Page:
Some of the main thoroughfares are being dug up despite the ban
HYDERABAD: As if battered roads are not enough, citizens are forced to deal with trenches on roadsides due to indiscriminate road cutting and incomplete road widening. Ironically, GHMC responsible for maintenance and road lying has given permission for these cuttings.
According permissions for road cuttings has become a good revenue source for the financially beleaguered civic body and the rates too have been hiked this year. Nearly 500 km of road length have been allowed to be cut by various agencies, government and private, for laying cables and pipelines last year.
This year 100 km of road length has been dug so far. Interestingly, road digging has been going on in several places even when Commissioner S.P. Singh has declared a ban on giving such permissions during the monsoon period of June to November.
In Banjara Hills, Ameerpet, Mehdipatnam and parts of the old city, some of the main thoroughfares are being dug up despite the ban. GHMC officials feign ignorance over the matter stating that digging work could be based on permissions obtained before the rain. GHMC also seems to be helpless but to spend crores of rupees each year towards for maintenance of existing road network of nearly 7,000 km. For this year’s budget, a whopping Rs. 495 crore has been allotted for roads development. While most of it is earmarked for new roads or widening, it’s inexplicable why all roads have to be carpeted afresh each year. “Incessant rains wash away the bitumen layer,” is the oft given explanation. Incidentally, contractors are supposed to maintain a road stretch for three years but there is no record of it being done or how many times a particular road has been carpeted.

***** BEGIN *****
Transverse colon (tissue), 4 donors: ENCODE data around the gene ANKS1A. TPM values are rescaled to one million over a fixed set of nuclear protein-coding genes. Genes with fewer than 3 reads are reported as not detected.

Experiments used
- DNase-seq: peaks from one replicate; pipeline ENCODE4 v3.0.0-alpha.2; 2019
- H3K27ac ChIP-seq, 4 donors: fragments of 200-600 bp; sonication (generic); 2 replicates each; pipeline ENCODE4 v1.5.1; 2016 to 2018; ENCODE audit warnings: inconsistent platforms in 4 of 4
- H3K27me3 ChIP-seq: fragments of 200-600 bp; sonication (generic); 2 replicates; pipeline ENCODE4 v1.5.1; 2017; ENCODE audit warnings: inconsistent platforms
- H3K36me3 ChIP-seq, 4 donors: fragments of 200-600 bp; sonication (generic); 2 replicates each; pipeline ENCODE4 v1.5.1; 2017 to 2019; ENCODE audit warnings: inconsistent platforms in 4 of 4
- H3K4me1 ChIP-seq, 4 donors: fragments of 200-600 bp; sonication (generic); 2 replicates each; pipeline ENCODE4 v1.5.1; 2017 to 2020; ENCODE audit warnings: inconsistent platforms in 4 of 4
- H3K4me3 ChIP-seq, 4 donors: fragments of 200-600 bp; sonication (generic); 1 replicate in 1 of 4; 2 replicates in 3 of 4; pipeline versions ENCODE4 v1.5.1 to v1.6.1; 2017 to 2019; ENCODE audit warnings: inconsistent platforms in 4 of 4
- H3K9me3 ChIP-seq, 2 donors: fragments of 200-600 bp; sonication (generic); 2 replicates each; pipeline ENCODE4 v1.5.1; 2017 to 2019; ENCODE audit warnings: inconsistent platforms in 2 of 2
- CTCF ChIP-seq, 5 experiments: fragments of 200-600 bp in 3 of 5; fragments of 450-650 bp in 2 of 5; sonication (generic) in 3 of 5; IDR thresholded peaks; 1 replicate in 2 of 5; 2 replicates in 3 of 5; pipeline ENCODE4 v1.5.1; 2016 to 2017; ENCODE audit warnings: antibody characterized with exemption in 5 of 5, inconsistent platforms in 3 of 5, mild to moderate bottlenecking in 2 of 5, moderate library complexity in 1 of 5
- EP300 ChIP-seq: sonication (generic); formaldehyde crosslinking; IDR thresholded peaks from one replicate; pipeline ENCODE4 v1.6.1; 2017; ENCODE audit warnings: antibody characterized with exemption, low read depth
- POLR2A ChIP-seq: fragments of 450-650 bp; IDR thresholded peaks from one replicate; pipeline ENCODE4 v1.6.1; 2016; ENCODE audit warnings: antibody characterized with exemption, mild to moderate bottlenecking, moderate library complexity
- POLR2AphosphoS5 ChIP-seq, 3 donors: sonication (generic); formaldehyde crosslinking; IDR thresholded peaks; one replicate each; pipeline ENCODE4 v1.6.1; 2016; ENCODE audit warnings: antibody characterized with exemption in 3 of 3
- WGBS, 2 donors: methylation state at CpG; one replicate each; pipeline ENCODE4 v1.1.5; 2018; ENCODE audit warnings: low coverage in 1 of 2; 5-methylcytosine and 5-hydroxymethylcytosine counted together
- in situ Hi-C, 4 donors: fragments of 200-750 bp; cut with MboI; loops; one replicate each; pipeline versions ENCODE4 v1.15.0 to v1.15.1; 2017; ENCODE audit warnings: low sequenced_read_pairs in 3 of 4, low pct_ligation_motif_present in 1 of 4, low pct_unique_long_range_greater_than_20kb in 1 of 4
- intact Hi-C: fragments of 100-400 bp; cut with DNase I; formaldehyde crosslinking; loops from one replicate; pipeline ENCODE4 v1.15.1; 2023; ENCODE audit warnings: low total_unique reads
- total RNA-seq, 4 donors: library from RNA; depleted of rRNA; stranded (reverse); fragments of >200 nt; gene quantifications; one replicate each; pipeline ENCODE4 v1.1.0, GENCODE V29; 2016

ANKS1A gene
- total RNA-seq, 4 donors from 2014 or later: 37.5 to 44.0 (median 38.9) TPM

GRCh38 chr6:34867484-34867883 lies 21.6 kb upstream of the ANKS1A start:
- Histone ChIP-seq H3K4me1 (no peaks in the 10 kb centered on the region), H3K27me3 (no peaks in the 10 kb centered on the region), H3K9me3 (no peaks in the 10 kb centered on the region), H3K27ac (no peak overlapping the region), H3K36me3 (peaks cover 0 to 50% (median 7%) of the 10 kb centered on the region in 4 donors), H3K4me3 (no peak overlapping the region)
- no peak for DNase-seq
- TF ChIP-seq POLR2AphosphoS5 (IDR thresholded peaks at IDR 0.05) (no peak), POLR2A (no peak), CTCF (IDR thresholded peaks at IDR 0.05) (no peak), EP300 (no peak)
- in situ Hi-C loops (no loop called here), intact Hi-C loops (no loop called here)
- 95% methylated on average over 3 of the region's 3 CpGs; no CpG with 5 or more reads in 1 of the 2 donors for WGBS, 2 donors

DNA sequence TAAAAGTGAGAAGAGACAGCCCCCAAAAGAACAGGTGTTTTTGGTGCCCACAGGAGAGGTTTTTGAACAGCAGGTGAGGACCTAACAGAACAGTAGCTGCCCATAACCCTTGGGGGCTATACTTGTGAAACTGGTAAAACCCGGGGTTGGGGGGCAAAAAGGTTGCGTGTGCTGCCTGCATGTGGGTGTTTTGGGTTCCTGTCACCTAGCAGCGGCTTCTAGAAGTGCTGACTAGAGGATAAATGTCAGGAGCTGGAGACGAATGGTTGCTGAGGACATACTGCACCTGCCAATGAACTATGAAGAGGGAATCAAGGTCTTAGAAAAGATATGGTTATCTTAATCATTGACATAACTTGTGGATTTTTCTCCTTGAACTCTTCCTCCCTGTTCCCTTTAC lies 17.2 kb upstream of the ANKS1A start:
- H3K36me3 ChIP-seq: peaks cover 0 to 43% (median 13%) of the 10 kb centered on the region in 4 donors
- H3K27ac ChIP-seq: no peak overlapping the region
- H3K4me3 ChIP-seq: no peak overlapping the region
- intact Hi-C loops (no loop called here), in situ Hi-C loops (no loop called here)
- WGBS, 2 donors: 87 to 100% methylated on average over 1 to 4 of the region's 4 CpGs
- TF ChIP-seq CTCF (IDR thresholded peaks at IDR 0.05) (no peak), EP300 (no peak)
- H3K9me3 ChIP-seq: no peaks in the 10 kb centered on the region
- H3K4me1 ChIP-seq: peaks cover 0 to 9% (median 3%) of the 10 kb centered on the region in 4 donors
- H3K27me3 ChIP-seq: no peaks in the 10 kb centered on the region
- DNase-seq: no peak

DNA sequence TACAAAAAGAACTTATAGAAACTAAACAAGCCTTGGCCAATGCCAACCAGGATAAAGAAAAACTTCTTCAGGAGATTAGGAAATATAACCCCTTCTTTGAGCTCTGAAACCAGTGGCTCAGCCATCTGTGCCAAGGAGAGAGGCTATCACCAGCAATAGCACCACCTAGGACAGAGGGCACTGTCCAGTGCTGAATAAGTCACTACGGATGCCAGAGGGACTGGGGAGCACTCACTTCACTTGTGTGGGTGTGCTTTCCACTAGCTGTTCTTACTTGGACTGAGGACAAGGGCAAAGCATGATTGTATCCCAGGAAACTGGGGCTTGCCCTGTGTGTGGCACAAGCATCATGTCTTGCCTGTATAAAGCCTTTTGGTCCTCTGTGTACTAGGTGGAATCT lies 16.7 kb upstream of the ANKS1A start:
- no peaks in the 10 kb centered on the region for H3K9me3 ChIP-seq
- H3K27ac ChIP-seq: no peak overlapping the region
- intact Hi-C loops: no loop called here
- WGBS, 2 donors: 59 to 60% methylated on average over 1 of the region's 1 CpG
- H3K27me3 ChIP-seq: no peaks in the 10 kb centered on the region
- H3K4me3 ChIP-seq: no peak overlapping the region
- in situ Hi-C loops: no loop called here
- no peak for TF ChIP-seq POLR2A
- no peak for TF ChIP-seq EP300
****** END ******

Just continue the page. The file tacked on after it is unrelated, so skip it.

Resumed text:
Incomplete road widening, while leading to traffic bottlenecks (Begumpet), has made it pretty dangerous for commuters what with debris lying on the sides and uneven stretches with sharp edges (Sangeet to Tarnaka). “There are no streetlights on roads awaiting widening. Safe return home is no longer guaranteed with cables too dangling dangerously,” avers Subramanium, a commuter.